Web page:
I talked to him briefly yesterday, Father's Day, but between the golf game he was dragging my mom to and the wedding my mom was dragging him to, I didn't have the chance to speak to him again, so I sent him a text saying, "Happy Father's Day. I love you!"

This is how he responded today: "Mis u hp ur sndy ws xlnt Lv dad"

Oh no. When did my dad turn into a 12 year-old girl?

Sunday, June 17, 2007

My Bubbie is Not Politically Correct

My Bubbie is one of my favorite people in the world, but although she's a somewhat liberal thinker (she urged my cousin to have a baby with her boyfriend when she thought a marriage would never happen), she is not politically correct. She uses a Yiddish word for black (with derogatory connotations) for black people and her word for gay people? Fairies. Oh, Bubbie. But the woman's 89 and lives in Missouri--there's no way I'm going change her.

For Valentine's Day this year, like every year, I sent cards to both my grandmothers and my mom. My mom and my other grandmother thanked me, so I assumed my Bubbie got her card too. Not so.

Later that week, my sister Stacey told me that Bubbie had asked her if I was mad at her for some reason. When Stacey asked why she thought that, Bubbie explained that I hadn't sent her a Valentine's Day card, which was unlike me. "You better call her right now," Stacey said, finishing her story.

So I called her immediately and after chatting for a few minutes, I asked her if she ever got her Valentine's Day card.

"No, sweetheart, I didn't."

"I'm so sorry!" I cried, "My mom and granny got theirs, so I assumed you got your also. I sent them all on the same day."

"Oh, it's ok. I'm glad to know that you sent me one. You know, on Valentine's Day the only cards I got were from Stacey, your mother, Barbara, and Brian. I didn't hear from anyone else." Oh no, the guilt! Bubbie has 4 children, 10 grandchildren, and 8 great-grandchildren, so she's been honing guilt trips for a while. "You know, I've been having some problems with my mail--some of my magazines haven't been coming."

"Well, I'm really, really sorry. I was thinking about you."

"Oh, thank you, Lover, it's so nice to hear that."

Every time I talked to Bubbie for the next few weeks, I would inquire about the card, but it never showed up. I think she thought I was just trying to cover my ass. She always tells Stacey and me that we're her favorites, so we respond with cards and gifts in ways that my cousins don't. She's easy for me to love, so I did feel bad that she thought I forgot about her.

A few weeks later, she told me that she thought she figured out what happened.

"Jenny, I want to tell you about an article I just read in the paper." Bubbie is the only person who's allowed to call me 'Jenny.' Well, Tom, this guy from high school I had a crush on for 10 years, calls me Jenny, but come on, after 10 years, I would have let him call me anything. "There was a story about this couple who took in all these retarded children and they've helped them get into all these special programs."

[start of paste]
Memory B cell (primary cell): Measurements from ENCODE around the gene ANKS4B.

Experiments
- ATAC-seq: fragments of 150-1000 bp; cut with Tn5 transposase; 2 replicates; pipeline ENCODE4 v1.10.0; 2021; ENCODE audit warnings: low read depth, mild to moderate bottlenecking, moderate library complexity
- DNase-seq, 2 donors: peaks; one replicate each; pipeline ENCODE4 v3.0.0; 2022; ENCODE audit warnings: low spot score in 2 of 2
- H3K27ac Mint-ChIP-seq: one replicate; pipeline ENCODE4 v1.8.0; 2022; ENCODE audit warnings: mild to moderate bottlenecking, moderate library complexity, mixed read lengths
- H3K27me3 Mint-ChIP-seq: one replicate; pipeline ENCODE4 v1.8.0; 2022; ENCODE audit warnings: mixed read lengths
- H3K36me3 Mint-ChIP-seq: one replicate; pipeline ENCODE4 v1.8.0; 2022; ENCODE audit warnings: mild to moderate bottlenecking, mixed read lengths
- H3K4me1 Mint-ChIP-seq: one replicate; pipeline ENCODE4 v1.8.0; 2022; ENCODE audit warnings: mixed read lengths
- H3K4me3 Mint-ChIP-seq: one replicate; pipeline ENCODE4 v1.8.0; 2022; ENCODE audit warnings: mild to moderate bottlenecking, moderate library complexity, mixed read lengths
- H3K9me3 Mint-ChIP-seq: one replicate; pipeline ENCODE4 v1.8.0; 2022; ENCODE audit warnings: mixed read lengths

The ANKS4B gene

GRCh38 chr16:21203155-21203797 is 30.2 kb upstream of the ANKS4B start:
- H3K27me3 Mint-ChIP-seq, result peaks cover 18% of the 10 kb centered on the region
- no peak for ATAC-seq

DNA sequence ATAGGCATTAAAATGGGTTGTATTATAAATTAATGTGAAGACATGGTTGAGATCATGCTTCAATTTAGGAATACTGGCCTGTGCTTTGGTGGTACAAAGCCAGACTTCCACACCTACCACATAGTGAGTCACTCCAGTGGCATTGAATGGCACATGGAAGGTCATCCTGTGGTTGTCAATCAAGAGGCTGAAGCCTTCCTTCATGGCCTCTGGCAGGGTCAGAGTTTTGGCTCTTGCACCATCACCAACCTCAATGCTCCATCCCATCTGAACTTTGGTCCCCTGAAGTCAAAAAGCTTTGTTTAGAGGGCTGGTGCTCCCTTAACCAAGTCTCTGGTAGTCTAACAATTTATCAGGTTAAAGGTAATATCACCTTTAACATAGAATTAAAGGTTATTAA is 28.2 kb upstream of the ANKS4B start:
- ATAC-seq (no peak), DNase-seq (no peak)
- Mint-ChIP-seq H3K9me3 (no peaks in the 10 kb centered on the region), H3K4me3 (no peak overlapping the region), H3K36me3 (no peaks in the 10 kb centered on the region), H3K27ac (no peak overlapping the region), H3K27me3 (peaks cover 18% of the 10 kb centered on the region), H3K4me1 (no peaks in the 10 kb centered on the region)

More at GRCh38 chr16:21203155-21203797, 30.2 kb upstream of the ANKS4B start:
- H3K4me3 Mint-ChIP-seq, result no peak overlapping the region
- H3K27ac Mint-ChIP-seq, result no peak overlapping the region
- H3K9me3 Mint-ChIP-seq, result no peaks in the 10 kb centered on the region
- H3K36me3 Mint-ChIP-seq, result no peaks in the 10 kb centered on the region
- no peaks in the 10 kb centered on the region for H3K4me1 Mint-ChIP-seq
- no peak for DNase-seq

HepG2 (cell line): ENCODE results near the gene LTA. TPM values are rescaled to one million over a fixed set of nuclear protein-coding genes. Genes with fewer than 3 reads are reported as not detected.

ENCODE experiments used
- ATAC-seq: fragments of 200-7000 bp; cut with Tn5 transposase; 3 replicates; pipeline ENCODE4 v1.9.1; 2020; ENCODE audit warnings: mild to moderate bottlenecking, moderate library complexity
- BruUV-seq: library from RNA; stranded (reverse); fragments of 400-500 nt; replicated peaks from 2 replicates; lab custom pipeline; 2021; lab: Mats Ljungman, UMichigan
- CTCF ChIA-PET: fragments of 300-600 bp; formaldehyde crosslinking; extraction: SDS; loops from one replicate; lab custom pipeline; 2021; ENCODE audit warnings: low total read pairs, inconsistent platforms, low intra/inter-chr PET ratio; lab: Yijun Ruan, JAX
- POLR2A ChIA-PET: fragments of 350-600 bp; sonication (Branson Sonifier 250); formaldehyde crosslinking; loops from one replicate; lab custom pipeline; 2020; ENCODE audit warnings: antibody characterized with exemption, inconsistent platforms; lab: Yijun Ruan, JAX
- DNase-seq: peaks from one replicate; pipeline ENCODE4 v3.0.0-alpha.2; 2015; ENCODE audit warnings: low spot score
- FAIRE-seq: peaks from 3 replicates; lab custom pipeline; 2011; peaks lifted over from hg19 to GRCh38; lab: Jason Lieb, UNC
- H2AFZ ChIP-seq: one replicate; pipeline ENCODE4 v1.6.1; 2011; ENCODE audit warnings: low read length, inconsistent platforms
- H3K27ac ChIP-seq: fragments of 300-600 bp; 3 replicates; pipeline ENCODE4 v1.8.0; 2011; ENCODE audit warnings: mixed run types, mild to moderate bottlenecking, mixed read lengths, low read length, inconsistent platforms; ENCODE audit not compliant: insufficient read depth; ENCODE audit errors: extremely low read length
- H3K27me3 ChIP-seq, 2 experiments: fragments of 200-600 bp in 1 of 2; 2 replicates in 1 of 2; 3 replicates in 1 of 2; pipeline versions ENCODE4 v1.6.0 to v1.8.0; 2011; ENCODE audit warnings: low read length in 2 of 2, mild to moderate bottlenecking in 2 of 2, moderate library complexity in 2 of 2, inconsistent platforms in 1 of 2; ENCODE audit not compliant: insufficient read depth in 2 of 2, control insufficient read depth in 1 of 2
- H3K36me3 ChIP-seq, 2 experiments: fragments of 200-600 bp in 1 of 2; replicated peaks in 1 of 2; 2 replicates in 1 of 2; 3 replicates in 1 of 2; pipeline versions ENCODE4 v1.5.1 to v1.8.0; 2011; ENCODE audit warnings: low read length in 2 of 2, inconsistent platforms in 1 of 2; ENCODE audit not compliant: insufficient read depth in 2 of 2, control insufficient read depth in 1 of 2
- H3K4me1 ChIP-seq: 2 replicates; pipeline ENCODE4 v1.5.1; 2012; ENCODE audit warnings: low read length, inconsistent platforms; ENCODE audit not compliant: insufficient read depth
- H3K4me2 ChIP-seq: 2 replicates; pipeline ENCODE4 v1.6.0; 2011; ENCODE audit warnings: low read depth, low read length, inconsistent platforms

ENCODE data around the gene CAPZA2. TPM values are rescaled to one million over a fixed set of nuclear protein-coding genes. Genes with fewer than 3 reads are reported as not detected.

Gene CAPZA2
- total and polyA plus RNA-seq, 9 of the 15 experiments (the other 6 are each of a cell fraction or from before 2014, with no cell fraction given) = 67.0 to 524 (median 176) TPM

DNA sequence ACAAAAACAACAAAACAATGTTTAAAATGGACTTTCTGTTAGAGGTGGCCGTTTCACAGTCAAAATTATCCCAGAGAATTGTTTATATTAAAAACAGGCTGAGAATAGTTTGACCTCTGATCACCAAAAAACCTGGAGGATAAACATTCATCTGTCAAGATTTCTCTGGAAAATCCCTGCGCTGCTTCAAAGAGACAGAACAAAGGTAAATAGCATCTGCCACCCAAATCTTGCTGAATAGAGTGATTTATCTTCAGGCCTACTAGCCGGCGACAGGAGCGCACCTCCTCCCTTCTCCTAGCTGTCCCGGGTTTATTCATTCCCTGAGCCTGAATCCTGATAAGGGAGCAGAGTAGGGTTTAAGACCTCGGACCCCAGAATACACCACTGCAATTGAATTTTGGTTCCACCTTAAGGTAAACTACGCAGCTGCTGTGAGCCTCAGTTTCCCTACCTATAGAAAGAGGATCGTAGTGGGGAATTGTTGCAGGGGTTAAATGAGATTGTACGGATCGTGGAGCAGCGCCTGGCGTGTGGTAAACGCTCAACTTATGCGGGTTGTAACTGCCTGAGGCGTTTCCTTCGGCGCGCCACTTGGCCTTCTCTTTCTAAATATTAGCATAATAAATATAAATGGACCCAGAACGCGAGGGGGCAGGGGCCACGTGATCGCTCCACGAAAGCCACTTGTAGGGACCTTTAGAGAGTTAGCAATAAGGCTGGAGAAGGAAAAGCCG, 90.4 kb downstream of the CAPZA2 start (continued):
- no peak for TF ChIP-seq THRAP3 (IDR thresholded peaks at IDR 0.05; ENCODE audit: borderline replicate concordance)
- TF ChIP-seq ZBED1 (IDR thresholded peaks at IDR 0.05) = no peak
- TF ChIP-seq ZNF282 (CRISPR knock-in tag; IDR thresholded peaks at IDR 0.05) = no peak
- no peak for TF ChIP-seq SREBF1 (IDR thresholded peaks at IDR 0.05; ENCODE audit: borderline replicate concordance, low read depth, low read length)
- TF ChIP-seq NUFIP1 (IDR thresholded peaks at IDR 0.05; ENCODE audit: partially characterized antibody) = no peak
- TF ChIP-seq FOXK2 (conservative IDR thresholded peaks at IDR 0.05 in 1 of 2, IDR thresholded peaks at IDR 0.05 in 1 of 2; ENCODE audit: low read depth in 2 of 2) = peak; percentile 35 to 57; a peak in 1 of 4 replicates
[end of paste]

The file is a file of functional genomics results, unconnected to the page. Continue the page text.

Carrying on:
"Oh, that's so nice of them."

"Anyway, one of the kids is older now and he has a job at the post office. So I think that's why my mail's been so screwy lately."

Oh. Oh Bubbie--blaming the retarded kid at the post office? Hmmmmm.

About two months later, I was surprised the find a familiar looking pink envelope in my mailbox. My Bubbie's Valentine's Day card had been returned to me--I wrote her address wrong. So it was her address-challenged granddaughter who screwed up, not the retarded kid at the post office.

Wednesday, June 13, 2007

No really, I fucking hate flying

This is my fourth post about flying. About how much I hate flying. As you might have surmised, I really fucking hate it. But it's not the actual flying part that I hate--it's the lead-up, the nonsense, the bullshit. What I hate are the indiscriminate rules.

I don't mind following rules if they serve a purpose, if they are in place for a valid reason, namely safety or efficiency, but bureaucratic red-tape gets me so angry! And nowhere are idiotic rules in evidence so obviously as in airports.

In April, I went to Kansas City for my sister's wedding shower. It was a quick trip and like always, I took a small, carry-on bag instead of checking a bag. Now, I know the new rules for flying: any one container with more than 3 ounces of liquid can be used for making a bomb--combining 2 smaller containers while on board to make a bomb? Perfectly acceptable.

So, I had all my liquid necessities bundled together (my 2.5 ounce contact solution, my 1.7 ounce face lotion, my .8 ounce toothpaste, etc) in my toiletries bag. You know, the bag designed for toiletries. I put my shoes, my hoodie, my purse, and my carry-on bag onto the screening belt and that's when the trouble started.

"Ma'am, I'm going to have to look through your bag," one of the checkers told me.